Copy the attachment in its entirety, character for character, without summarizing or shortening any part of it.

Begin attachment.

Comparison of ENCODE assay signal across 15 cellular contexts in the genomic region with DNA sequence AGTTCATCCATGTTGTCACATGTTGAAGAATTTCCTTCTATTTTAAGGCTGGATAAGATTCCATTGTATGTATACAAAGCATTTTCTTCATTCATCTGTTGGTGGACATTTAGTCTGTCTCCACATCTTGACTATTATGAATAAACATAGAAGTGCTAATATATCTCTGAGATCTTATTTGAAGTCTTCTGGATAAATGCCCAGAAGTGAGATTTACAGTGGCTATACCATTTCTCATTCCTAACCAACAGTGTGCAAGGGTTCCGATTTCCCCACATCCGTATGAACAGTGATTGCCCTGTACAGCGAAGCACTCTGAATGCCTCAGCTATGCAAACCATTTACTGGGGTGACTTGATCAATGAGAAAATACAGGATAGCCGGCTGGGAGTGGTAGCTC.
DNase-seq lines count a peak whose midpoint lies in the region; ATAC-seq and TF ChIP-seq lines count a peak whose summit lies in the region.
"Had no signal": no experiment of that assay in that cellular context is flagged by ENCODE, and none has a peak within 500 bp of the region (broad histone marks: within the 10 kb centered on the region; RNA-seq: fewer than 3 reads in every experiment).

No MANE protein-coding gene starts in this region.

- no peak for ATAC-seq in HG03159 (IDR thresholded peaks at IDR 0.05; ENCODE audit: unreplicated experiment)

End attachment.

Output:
Comparison of ENCODE assay signal across 15 cellular contexts in the genomic region with DNA sequence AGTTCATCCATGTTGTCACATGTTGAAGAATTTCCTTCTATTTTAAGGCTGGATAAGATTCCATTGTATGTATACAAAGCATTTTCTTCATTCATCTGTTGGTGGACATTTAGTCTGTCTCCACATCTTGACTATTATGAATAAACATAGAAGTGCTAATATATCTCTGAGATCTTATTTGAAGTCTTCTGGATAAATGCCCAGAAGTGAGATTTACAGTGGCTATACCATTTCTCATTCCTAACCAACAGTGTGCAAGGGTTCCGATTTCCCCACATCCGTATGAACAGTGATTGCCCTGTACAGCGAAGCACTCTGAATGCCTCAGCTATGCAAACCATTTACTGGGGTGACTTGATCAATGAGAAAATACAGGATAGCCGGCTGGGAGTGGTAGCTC.
DNase-seq lines count a peak whose midpoint lies in the region; ATAC-seq and TF ChIP-seq lines count a peak whose summit lies in the region.
"Had no signal": no experiment of that assay in that cellular context is flagged by ENCODE, and none has a peak within 500 bp of the region (broad histone marks: within the 10 kb centered on the region; RNA-seq: fewer than 3 reads in every experiment).

No MANE protein-coding gene starts in this region.

- no peak for ATAC-seq in HG03159 (IDR thresholded peaks at IDR 0.05; ENCODE audit: unreplicated experiment)